Psalm 3

A Psalm of David, when he fled from his son Absalom.

1 O Lord, how many are my foes! Many are rising against me;
2 many are saying to me, “There is no help for you in God.” Selah

3 But you, O Lord, are a shield around me, my glory, and the one who lifts up my head.
4 I cry aloud to the Lord, and he answers me from his holy hill. Selah

5 I lie down and sleep; I wake again, for the Lord sustains me.
6 I am not afraid of ten thousands of people who have set themselves against me all around.

7 Rise up, O Lord! Deliver me, O my God! For you strike all my enemies on the cheek; you break the teeth of the wicked.
8 Deliverance belongs to the Lord; may your blessing be on your people! Selah

The attribution at the beginning of Psalm 3 tells us that it is a Psalm of David, when he fled from his son Absolom. A father running away from his son. Usually it’s the other way around:

One day, a father passing by his son’s bedroom was astonished to see the bed was nicely made and everything was picked up. Then, he saw an envelope, propped up on the pillow. It was addressed, ‘Dad’. With the worst feeling in the pit of his stomach, the father opened the envelope and read the letter, with trembling hands:

“Dear, Dad. It is with great regret and sorrow that I’m writing you. I had to elope with my new girlfriend, because I wanted to avoid making a scene with Mom and you. I’ve been finding real passion with Stacy. She is so nice, but I knew you would not approve of her because of all her piercings, tattoos, her skimpy clothes, and because she is so much older than I am. But it’s not only the passion, Dad. She’s pregnant. Stacy said that we will be very happy. She owns a trailer in the woods, and has a stack of firewood for the whole winter. We share a dream of having many more children. Stacy has opened my eyes to the fact that marijuana doesn’t really hurt anyone. We’ll be growing it for ourselves and trading it with the other people in the commune for all the crack and ecstasy we want. In the meantime, we’ll pray that science will find a cure for AIDS so that Stacy can get better. She sure deserves it! Don’t worry Dad, I’m 15, and I know how to take care of myself. Someday, I’m sure we’ll be back to visit so you can get to know your many grandchildren. Love, your son, Joshua.

P.S. Dad, none of the above is true. I’m over at Jason’s house. I just wanted to remind you that there are worse things in life than my report card, which is on the kitchen table. Call when it’s safe for me to come home!”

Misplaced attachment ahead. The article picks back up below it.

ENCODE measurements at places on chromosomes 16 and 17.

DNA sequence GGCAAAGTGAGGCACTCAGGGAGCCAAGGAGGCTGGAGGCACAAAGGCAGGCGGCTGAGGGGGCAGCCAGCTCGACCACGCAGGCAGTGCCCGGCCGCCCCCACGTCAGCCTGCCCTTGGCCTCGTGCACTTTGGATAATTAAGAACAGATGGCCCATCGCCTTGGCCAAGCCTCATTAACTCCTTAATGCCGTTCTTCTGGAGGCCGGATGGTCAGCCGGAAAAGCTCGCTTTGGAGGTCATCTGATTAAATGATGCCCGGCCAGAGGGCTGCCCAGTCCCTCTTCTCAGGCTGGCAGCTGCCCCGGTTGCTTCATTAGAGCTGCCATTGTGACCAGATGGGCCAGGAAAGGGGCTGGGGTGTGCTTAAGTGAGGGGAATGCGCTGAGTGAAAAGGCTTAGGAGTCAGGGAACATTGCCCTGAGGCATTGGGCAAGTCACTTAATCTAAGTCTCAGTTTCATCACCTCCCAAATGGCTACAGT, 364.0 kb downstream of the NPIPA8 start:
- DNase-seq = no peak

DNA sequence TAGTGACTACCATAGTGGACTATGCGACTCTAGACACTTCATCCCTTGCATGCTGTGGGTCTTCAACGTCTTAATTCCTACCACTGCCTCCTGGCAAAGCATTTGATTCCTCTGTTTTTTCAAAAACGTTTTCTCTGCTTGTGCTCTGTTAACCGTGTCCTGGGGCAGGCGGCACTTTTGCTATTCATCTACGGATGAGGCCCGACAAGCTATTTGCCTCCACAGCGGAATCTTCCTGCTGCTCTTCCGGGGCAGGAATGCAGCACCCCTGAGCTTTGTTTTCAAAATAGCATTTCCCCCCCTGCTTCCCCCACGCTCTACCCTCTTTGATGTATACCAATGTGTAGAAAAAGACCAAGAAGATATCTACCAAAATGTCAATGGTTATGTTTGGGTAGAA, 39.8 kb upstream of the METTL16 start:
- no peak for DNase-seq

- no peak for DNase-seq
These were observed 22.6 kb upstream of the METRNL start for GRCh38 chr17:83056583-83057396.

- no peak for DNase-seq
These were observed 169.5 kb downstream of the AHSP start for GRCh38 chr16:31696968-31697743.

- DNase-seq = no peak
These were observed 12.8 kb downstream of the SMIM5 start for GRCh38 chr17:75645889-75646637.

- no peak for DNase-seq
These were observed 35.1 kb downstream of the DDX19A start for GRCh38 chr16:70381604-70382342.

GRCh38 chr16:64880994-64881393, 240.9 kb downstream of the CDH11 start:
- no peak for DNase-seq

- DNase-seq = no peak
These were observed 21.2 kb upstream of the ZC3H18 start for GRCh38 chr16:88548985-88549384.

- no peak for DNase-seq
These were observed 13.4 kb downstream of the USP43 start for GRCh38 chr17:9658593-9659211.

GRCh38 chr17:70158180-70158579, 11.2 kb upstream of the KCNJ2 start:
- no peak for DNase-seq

Psalm 3 is a psalm about fear, courage, peace, and of course, prayer. But like all of the Psalms, to truly understand the message, it’s helpful to know the story behind it. And those first few words–a psalm of David, when he fled from his son Absolom–point us to the story behind the psalm.

Absolom was one of King David’s favorite sons. His name, Avi-shalom, means “my father’s peace.” Remember that. Absolom was a lot like David himself when he was younger: He was good looking, passionate, charming, popular with the people, and somewhat impulsive. But unlike David, who grew up as a poor shepherd boy, often left to fend for himself, Absolom grew up as a prince, privileged and well-provided for. Absolom had expensive tastes, and liked to show off his wealth. You can read all about Absolom in the book of 2 Samuel–I’m giving the abbreviated version here.

To make a long story short, Absolom grew tired of waiting for his father to die so he could inherit the kingdom, and he began to plot against his father. He would seek out people who had grievances, and tell them “I’m on your side. if only I were king, you wouldn’t have that problem…” Absolom began to build up a lot of support this way, and eventually had enough support to proclaim himself king of Israel.

Upon hearing this, David flees the city of Jerusalem with a handful of loyal followers, and takes refuge in the hills of Judah, much like he did decades earlier when he was pursued by King Saul.

It is somewhere in this period, while he his hiding from the forces of his son, that David writes the words of Psalm 3.

The first two verses give a sense of the desperation he feels–first externally: “O Lord, how many are my foes! Many are rising against me.” That’s a real, tangible danger to his body, to his life. People want to kill me. But then the desperation moves inward: “Many are saying to me, ‘There is no help for you in God.'” This is an attack on his psyche, his spirit. Even God, who has always been there for you in the past, won’t get you out of this one. You are alone. I imagine there is a third, unspoken fear: Even if he wins this battle, he still loses his son. This is a lose-lose situation, and David is not used to that.

And so perhaps for the first time, David (slayer of giants, veteran of many battles, uniter of kingdoms) is faced with crippling fear–fear for his life, fear for his soul, and fear for his family. Not a great place to be.